Is the current DeFi wave set to grow?
Despite high Ethereum network gas fees — with Uniswap exchanges currently costing users around $21 per transaction — most DEXs have continued to attract high trading volumes. In this regard, Fernando Martinelli, CEO of Balancer — a protocol for programmable liquidity — told Cointelegraph:
“Growing numbers of users are being onboarded to DeFi, and this is particularly driving growth in the AMM space. AMMs act as the crucial underlying layer of liquidity for DeFi products and services, and the market seems to be understanding this more lately. This growth benefits the ecosystem as a whole, including Uniswap.”
He also pointed out that as Balancer looks to launch v2 of its native protocol with an all-new set of features, these options will be considerably different from those being offered by Uniswap v3. “Both will benefit DeFi users with improved capital efficiency. Uniswap v3 has gone in a very different direction than Balancer v2, which is good for the space as a whole,” he added.
While many had been looking forward to Uniswap v3, it seems as though the upgrade may have potentially underdelivered. For example, even though founder Adams had promised to silence the critics by rolling out an update that would make the platform’s AMM impermanent loss-protected and super-efficient, v3 seems to actually worsen impermanent loss.
This is because the mechanism hinges largely on the concept of “concentrated liquidity,” which basically affords liquidity providers the power to choose the price ranges in which they are comfortable committing liquidity — as opposed to covering the entire zero-to-infinity range.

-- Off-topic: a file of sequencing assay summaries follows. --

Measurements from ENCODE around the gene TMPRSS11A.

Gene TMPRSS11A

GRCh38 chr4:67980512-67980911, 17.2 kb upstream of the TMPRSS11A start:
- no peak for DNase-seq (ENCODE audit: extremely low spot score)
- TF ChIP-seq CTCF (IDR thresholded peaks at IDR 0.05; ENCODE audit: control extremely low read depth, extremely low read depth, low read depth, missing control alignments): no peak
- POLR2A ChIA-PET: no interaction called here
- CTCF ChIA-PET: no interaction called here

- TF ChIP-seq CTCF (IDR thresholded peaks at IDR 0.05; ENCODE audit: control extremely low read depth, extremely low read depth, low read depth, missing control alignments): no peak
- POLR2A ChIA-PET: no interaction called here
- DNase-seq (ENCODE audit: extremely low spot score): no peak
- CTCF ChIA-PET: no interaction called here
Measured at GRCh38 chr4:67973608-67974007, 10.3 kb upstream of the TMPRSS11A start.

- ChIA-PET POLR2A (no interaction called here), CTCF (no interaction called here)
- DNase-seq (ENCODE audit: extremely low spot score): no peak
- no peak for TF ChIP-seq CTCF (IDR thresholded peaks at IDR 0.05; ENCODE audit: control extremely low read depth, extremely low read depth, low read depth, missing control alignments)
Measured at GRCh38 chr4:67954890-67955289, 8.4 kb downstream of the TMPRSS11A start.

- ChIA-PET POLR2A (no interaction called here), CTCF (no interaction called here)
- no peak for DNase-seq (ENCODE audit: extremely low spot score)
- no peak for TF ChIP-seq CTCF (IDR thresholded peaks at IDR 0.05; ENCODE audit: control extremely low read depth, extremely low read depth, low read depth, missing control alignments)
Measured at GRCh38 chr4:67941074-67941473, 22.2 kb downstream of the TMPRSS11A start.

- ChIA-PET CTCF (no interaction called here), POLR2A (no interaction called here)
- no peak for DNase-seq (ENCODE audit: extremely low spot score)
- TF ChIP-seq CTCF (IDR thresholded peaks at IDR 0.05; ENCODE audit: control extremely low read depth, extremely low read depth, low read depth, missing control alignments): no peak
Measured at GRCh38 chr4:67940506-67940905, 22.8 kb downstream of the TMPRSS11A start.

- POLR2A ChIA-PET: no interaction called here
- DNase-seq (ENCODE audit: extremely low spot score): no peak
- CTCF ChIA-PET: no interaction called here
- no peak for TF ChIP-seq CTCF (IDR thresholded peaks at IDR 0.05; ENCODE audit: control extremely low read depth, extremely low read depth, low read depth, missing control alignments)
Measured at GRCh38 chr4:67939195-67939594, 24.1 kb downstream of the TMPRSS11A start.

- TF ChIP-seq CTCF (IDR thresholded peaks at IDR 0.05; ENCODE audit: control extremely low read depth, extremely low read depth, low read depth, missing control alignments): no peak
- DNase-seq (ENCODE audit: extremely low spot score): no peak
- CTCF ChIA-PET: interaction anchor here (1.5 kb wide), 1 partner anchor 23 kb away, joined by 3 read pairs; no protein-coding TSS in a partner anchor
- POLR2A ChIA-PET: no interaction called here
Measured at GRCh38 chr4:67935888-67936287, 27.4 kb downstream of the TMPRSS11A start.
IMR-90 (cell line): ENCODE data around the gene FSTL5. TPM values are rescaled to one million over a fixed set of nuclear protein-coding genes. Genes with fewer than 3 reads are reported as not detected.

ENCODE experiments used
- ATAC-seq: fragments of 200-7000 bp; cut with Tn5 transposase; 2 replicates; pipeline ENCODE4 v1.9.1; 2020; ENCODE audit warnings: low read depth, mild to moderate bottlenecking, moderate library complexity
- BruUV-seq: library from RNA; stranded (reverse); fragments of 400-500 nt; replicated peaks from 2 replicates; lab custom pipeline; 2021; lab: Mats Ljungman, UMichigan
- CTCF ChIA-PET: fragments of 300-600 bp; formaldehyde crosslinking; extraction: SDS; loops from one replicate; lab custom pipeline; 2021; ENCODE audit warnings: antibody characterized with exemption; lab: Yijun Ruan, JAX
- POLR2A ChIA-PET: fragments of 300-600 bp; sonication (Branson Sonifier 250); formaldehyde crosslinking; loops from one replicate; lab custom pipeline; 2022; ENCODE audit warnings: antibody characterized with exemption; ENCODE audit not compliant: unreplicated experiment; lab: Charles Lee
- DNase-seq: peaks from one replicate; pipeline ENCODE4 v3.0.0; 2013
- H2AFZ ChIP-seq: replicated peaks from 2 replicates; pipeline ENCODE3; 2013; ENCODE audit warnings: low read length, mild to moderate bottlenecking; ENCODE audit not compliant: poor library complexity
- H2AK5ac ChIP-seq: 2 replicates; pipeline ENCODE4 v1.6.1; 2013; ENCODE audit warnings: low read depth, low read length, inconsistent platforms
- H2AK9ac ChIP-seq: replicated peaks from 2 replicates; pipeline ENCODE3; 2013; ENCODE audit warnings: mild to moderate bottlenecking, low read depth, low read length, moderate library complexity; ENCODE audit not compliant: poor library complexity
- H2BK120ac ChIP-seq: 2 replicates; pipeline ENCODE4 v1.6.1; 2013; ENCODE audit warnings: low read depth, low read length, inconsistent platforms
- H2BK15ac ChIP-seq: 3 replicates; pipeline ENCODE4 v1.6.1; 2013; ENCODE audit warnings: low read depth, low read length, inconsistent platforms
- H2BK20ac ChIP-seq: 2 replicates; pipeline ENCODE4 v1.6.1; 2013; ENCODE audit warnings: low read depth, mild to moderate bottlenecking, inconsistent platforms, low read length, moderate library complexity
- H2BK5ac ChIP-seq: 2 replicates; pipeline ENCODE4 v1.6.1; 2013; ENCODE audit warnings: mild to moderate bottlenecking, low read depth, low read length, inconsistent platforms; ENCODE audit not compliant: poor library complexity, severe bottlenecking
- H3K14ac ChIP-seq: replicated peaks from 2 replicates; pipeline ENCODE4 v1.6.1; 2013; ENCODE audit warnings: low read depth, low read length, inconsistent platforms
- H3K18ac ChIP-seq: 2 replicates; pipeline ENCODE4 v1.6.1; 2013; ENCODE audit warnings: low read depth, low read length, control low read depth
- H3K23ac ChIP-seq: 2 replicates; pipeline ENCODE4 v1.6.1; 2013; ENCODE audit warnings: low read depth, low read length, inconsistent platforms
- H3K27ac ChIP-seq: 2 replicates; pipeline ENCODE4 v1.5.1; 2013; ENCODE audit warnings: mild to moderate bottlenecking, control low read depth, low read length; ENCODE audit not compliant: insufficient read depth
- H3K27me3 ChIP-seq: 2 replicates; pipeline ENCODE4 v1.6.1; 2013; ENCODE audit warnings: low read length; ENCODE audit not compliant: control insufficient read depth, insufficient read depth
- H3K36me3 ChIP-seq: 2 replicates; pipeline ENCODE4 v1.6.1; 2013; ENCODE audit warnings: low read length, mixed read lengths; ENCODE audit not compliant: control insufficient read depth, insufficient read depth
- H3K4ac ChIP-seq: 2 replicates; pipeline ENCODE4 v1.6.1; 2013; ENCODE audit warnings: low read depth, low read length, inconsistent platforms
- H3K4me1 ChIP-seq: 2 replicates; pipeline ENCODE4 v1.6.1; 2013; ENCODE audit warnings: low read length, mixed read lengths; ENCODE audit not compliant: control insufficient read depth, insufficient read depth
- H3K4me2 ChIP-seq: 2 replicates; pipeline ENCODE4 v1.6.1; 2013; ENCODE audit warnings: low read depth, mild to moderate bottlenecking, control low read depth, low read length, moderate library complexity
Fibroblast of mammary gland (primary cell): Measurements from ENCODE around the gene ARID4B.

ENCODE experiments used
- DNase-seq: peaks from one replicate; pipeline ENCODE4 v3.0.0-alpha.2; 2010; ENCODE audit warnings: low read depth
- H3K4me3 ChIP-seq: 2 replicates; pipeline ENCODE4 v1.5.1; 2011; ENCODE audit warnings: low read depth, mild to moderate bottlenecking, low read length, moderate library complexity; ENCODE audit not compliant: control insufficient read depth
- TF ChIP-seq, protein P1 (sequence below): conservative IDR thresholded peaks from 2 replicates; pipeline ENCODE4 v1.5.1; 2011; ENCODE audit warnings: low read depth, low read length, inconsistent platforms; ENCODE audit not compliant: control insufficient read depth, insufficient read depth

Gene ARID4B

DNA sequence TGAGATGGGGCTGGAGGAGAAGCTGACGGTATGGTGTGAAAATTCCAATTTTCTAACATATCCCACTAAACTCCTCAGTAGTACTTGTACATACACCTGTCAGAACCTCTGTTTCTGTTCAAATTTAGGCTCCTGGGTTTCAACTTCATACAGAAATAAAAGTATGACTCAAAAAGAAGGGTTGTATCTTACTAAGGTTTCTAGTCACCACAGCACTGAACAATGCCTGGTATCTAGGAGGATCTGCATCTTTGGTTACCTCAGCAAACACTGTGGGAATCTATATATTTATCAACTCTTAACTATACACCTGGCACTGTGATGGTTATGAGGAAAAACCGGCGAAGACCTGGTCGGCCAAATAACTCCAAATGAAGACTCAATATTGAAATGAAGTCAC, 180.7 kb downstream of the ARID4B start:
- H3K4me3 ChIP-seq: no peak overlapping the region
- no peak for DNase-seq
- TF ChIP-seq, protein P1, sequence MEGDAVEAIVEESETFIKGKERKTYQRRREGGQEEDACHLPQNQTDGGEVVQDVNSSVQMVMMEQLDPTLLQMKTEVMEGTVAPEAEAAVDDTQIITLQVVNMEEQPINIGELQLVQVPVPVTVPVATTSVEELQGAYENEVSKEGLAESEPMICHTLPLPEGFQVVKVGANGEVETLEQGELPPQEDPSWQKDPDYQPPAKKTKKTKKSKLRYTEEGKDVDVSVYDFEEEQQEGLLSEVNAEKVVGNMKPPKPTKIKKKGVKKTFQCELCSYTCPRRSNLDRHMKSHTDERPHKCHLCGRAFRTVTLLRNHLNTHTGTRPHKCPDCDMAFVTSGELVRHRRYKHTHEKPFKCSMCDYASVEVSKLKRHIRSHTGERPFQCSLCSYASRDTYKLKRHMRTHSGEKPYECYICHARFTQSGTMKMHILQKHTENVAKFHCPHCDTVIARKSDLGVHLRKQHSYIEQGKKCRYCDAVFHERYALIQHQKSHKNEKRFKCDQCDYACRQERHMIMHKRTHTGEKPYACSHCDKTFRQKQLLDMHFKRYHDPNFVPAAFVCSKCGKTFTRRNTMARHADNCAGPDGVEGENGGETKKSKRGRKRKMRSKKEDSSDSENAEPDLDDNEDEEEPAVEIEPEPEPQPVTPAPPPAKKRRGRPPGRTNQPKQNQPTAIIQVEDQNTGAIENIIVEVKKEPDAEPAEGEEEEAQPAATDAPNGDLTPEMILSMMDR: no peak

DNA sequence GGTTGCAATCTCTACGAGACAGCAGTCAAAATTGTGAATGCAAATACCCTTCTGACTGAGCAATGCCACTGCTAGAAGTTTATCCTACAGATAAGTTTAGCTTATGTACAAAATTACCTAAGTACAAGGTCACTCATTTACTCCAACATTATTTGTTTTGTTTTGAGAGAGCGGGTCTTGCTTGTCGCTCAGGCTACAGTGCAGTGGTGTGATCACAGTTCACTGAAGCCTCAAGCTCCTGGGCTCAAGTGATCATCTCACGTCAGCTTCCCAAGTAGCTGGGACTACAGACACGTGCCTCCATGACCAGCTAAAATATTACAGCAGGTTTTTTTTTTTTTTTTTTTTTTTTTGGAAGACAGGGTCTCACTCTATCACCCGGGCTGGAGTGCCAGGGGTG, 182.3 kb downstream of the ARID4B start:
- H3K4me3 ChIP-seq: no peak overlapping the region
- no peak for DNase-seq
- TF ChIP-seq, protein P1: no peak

Another potent drawback with v3 is that it no longer has pool tokens. Instead, the protocol now makes use of nonfungible tokens to represent a user’s particular position, thus landing a blow to “composability” that would instantly render concepts like exposedcrypto.com/news/crypto-users-could-soon-receive-interest-from-two-defi-protocols-at-once”>Aave’s Uniswap markets or Maker’s pool token vaults unusable.
While v3 does make it hard for users to avoid slippage issues and utilize pool tokens, it seems quite likely that the platform’s developers will take these pain points into consideration when looking to tweak the system in the future, thus making it easier for newer entrants to explore the DeFi landscape much more easily.